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S<>cc cou V PAi^ARO February 6,1996 Volume 19, Number 4 "mmm§mm^m TASP test scores big with student computer users By Kathy Karmes Contributing Writer A new method of taking the Texas Academic Skills program (TASP) test is available to UTSA students who are required to take the test and need to receive quick results. The computer administered TASP test is conducted on campus through National Evalua¬ tion Systems, Inc. (NES). Academic counselor Don ^^ Dancak said the new system will help students who need to have results quickly. "Students have the opportu¬ nity to take the reading and the math TASP on the 'computer and the objective part of the writing," Dancak said. UTSA is one of 12 testing centers in Texas that adminis¬ ters the test on a regular basis. The other testing centers are Austin Community College, Brazosport College in Lake Jackson, Eastfield College in "~" Mesquite, El Paso Community College, North Harris College in Hous¬ ton, Southwest Texas State University in San Marcos, Stephen F. Austin State University in Nacodoches, Texas Tech University in Lubbock, University of Houston, University of Texas at Ar¬ lington and University of Texas at Brownsville. Several provisions require students to take the TASP. According to the 1995-96 TASP Test Registration Bul¬ letin these include degree seeking stu¬ dents entering or enrolled in a Texas public college or university as a full time or part time student; all full time or part time teacher education students, whether enrolled in a public or a pri¬ vate university in Texas; students want¬ ing admission to an upper level institu¬ tion or program in Texas that requires the TASP test as part of the admission "Students have the opportunity to take the reading and the math TASP on the computer and the objective part of the writing." - Don Dancak, academic counselor requirements. Deaf students who have not received credit for at least three semester hours of college level work prior to fall 1995 are required to meet the basic skills testing requirement by taking the Stanford Achievement Test instead of the TASP Test. Dancak said students who do not take the TASP in the required time period will not be able to attend Texas public colleges. "Any student who fails to take the TASP test during the designated se¬ mester will not be permitted to re- enroll or enroll in any other Texas public institution ofhighereducation," Dancak said. Although most students are required to take the TASP, some are exempt. These include students who have re¬ ceived credit for at least three semester hours of college level work , prior to fall 1989, students who are enrolling or are cur¬ rently in a certificate program that contains fewer than nine semester hours, students who are blind and received credit for at least three semester hours of college level work prior to fall 1995, students who have met qualifying standards on the American College Test (ACT), Scho¬ lastic Assessment Test (SAT), or the exit level Texas ^ Assessment of Academic Skills (TAAS) test. According to the 1996 Computer Administered TASP Test Bulletin, the test is offered at least once a day, excluding some weekends and holi¬ days. Registration for this test is done by telephone only. Registration is done through NES in Austin, not through UTSA. The fee for taking this test is $85. A total of five hours of testing time is provided. But individual test Gary Wrigjit/llie Paisano ShJdont govemment president Kristi Hail has worked hard to get UTSA as an offlelal poliing sight for ttw pTMShict. as well aa MMdcbig sure students c«i srrtsr ttts institiite of Texsn Cultures for free. Students with their 1. D. enter free at Institute of Texan Cultures By Stephanie DuMcic Opinion Coordinator UTSA studente will no longer have to pay for admission at the Institute of Texan Cultures when they show their valid student ID Beginning in November, The process studonts woro assosod a to Pboiish the $4 fee when they went to Ir^udTnu the Institute Students voicing their concerns to Student Gov¬ ernment Presi¬ dent Kristi Hail. "Beginning in November, "^ '' '''¦'iii '<" students were assessed a $4 fee when they went to the Institute of Texan Cultures. Students brought diis to Stu¬ dent Oovemment's attention. I met with Dr. Sam Kirkpatrick and infonned him of the fee and the students' opin¬ ions. Three weeks later, the week of flnals, the fee was gone," Hall said. ' '" The Insti¬ tute of Texan Cultures is a branch of UTSA. Parfc- ing will also be fireewithagen- eral parking permit. Hall said, "We want stu¬ dents to con .: and utilize their student government. brought this to SG's atten¬ tion ... three weeks later, the fee was gone." - Kristi Hall, SG pres. Together we can make chan^ to bet¬ ter the University." UTSA now an official polling sight By Stephanie Dubick Opinion Coordinator For the upcoming primary elec¬ tions in Apnl, students will be able to cast their vote right here on cam¬ pus. "At the beginning of November, we sponsored a table under the HSS building to encourage people to vote. Students exfH-essed that they wanted to vote on campus," said Student Government President Kristi Hall. "I petitioned the Bexar County Elections Department to establish the UTSA campus as the designated location for voting in the next election. A memo was sent to the Univer¬ sity administration requesting ap¬ proval for reconunendation. It was approved by Bexar County, so UTSA will be a voting location for the precinct," Hall said. The immary elections run from late Febnary to April. Early voting begins Feb. 21 and ends Mar. 8, and election day is Mar. 12. Ifthere is a run-off, early voting is Apr. 1 -S, and the run-off election is scheduled for Apr. 9. Approval must be granted be- fme each election. Hall said, "My hope is for UTSA to continue being a voting location for the Presiden¬ tial election in No\ ember." Student Govern ment worked for this because of student interest Approval took approximately two weeks. Hall f' d, "Stuttents re¬ quested this, ano we want to have better representation of collegiate student concems in community is¬ sues and elections. The election will have a better tum-out among college students." Gary Wright/The Paisano The Presidential Honor Guard of the United States Air Force performed at UTSA on Monday, Feb. 5. sections are not timed. The time may be used to work on any or all three sections of the test. The reading and mathematics sections are done on the computer; however, there is paper provided for the writing pprtion of the test. Unofficial results of the test are received the same day. The official score is usually mailed within one week Students who have not passed all parts of the test or who have been exempted must enroll in at least one remedial course each semester until they pass all parts bf the TASP test. Degree credit is not given for remedial courses, and grading is on a credit or no credit basis. Although these courses are not included in the student's grade point average, students may not drop a UTSA offers several remedial courses; ENGOlOl (WritingReview). ENG0103 (Basic English). MAT()1()3 (TASP Review), and MAT 0113 (El¬ emental Algebra). Students who have any questions about TASP regulations or remedial courses should contact their adviser or the Tomas Rivera Center for Student Advising. of NES receiving the writing sample. remedial course and must attend class. Lack of light, returning to school triggers winter blues By Judith Forman College Press Service Due to the winter weather condi¬ tions, coming back to school, and rela¬ tionship issues, some people become depressed. "Seasonal Affective Dis¬ order," or SAD, is a severe depression that individuals may get during the season. Dr. Beverly Alexander, Counsel¬ ing Center director at UTSA said the disorder is caused by lack of light and it is not as common in San Antonio, as in other northem slates. "It has do with light and when the weather is cold and dark, so we don't get as much of the disorder here," Alexander said. "When you are not out and around as much some people tend to get depressed." An estimated 25 million people who suffer from some type of winter de¬ pression, according to "Winter Blues " by Dr. Norman E. Rosenthal, from the National Institute of Mental Health. Winter depression comes in two degrees of severity, said Dr. Fred Turek, chair of Northwestern" s department of neurobiology and physiology. Turek, who is also director of the Center for Circadian Biology & Medicine at NU, said some people with mild winter depression suffer from the "Winter blahs," while others suffer from SAD. Quincey Thoeni said she discov¬ ered she had SAD even before it had a name. Thoeni, who attended the Uni¬ versity of Michigan, transferred to the University of Florida to relieve her depress 3n. In 1991, she moved to Evanston, 111., for three years with her husband while he was a seminarian al Seabury-Westem Theological Semi¬ nary. Her husband also had SAD, said Theoni. "We used light treatment," said Theoni, who has done a lot her own research on SAD. "We figured it was worth the $400 to buy a light " She said the light, which has strength equal to l(X) candles, as well as treat¬ ment through antidepressants, helped relieve her symptoms such as depres¬ sion, irritability and fogginess. Now, Thoeni and her husband live in Albany. Ga., where she is the assis¬ tant fitness direcior for the YMCA of Southwest Georgia. "Living in the South has really made a difference," she said. "I feel more ^iJiaslo'dowith light and when the weather is cold and dark, so we don't get as much of the disorder here. When you are not out and around as much some people tend to get depressed." - Beverly Alexander normal, like myself." Turek, who has studied how sea¬ sonal changes and the length of days affect humans' and olher animals' re¬ productive cycles, hibernation and migration, said lack of sunlight—not cold temperatures—may bc a major cause of winter depression. He said aboul 15 years ago, scientists began to notice that people suffered from the symptoms of clinical depression more in the winter than in any other season. "What is causing the blahs? It's a complex set of conditions, and we don't have an answer," Turek I, looking out atthe view from his o e window. "Look, it's already dark out. I'm get¬ ting depressed just looking outside," he joked. Turek said exposure to artificial bright lights, such as thc ircatnient Thoeni received, has curbed depres¬ sion for some people. "After many clinical i als. it has been found that bright light seems to be an effective treatment tor winter de¬ pression," he said. "How il works, we don't know, but it's an eft'ectivc treat¬ ment." Dr. Miepje DeVr>er. a psychiatrist at NU's Counseling anil Psychological Services, said artificial light isan ideal treatment lor SAD. "These are special lights with par¬ ticular wavelengths," said DcVryer "You sit in front of these lights at a particular distance tor aboul an hour each day, with your eyes open In a week or so, most people can tell il it makes a difference." Symptoms of the 'winter blahs" include minor depression and olher behavioral changes, such as minor weight gain, oversleeping, tiredness, inactivity, increased stress and irrita¬ bility, illness and sadness, he said. A recent Chicago Tribune article said that many people with thc mild winter blahs start overeating in Octo¬ ber, consuming about 220 extra calo¬ ries a day. People gain an average of 5.5 pounds in the winter season, as they eat more carbohydrates, Ials and sugars. Some scientists say they think this may be related to an animal in¬ stinct to bulk up before thc 'scarce' winter season. Eric Haar, who has worked al Dan' z Cookies for over a year, said there is a marked increase in cookies sales when winter sets in. "Some people, when ihcy get de¬ pressed, find comfort in fcx)d," Haar said, "Everyone likes to slay in, and we deliver. During the spring thaw, there is a little decline in business." Continued on page 3.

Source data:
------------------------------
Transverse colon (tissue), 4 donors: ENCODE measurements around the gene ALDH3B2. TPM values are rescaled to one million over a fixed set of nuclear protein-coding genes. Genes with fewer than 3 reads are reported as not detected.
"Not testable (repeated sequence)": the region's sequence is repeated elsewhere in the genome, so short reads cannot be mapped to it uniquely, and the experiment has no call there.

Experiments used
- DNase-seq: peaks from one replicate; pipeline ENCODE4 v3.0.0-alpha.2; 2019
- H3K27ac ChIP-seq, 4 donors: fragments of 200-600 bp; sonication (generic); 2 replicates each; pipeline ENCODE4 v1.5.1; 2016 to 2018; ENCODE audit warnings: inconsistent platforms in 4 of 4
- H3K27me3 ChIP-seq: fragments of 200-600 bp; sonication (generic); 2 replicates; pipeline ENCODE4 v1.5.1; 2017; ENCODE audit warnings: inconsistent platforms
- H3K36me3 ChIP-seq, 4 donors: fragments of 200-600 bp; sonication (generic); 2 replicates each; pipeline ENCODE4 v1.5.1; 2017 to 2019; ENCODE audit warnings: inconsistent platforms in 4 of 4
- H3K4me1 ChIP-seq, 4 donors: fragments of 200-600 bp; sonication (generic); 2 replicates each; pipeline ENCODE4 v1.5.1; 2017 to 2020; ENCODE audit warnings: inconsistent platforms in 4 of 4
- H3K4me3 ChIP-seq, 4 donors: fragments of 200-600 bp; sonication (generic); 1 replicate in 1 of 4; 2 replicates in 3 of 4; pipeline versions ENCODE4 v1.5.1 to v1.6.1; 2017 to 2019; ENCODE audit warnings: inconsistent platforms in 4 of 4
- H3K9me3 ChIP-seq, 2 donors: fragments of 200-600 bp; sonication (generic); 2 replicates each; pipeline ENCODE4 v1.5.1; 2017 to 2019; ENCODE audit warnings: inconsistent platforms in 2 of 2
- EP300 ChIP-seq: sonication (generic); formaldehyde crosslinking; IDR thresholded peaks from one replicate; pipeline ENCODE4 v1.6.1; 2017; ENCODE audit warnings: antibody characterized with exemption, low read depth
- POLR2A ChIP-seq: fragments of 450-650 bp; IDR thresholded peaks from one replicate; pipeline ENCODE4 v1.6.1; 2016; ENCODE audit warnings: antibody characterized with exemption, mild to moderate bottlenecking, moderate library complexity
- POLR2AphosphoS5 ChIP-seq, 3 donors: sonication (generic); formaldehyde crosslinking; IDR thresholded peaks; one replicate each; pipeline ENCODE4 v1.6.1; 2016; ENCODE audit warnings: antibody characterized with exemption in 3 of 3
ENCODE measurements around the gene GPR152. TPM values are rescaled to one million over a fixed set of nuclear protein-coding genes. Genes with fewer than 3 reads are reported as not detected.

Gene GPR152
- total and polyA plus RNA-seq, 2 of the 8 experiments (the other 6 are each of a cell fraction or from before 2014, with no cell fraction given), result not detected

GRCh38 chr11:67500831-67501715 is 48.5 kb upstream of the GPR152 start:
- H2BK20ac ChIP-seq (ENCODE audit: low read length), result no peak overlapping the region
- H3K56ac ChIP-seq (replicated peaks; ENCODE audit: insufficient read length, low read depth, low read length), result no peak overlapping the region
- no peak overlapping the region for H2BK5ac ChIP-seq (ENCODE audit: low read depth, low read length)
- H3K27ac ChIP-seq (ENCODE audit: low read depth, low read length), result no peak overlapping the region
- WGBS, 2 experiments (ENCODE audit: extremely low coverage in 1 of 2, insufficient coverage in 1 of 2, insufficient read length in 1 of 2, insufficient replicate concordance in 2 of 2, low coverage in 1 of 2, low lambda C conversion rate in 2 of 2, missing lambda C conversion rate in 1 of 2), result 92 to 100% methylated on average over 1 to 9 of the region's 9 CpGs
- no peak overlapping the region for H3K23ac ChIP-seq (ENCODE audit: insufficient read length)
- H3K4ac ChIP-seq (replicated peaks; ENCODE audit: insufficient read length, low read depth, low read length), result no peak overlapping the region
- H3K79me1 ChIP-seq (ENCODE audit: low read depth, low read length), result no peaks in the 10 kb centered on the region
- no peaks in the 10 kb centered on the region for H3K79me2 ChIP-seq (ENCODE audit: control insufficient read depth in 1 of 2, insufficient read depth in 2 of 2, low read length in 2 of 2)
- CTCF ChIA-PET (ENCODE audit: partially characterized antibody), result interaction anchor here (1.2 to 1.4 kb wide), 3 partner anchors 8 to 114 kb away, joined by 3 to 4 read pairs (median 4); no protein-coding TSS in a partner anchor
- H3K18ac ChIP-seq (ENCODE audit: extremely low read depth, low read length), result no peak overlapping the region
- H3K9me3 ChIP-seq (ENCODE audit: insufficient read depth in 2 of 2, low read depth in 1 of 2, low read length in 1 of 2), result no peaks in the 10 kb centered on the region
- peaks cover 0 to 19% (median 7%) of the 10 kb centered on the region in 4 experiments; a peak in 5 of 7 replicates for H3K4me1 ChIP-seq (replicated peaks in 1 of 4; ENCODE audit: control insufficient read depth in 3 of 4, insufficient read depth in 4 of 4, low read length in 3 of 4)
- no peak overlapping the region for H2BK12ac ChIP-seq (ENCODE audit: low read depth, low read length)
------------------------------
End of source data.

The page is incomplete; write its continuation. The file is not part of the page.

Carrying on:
|Subject||University of Texas at San Antonio--Periodicals.|
|Description||A digital archive of The Paisano, a student operated newspaper at the University of Texas at San Antonio.|
|Publisher||The Paisano Educational Trust|
|Collection||UTSA Student Publications Collection|
|Coverage||United States; Texas; San Antonio;|
|Rights||The Paisano Educational Trust|
Publishing, Press, Printing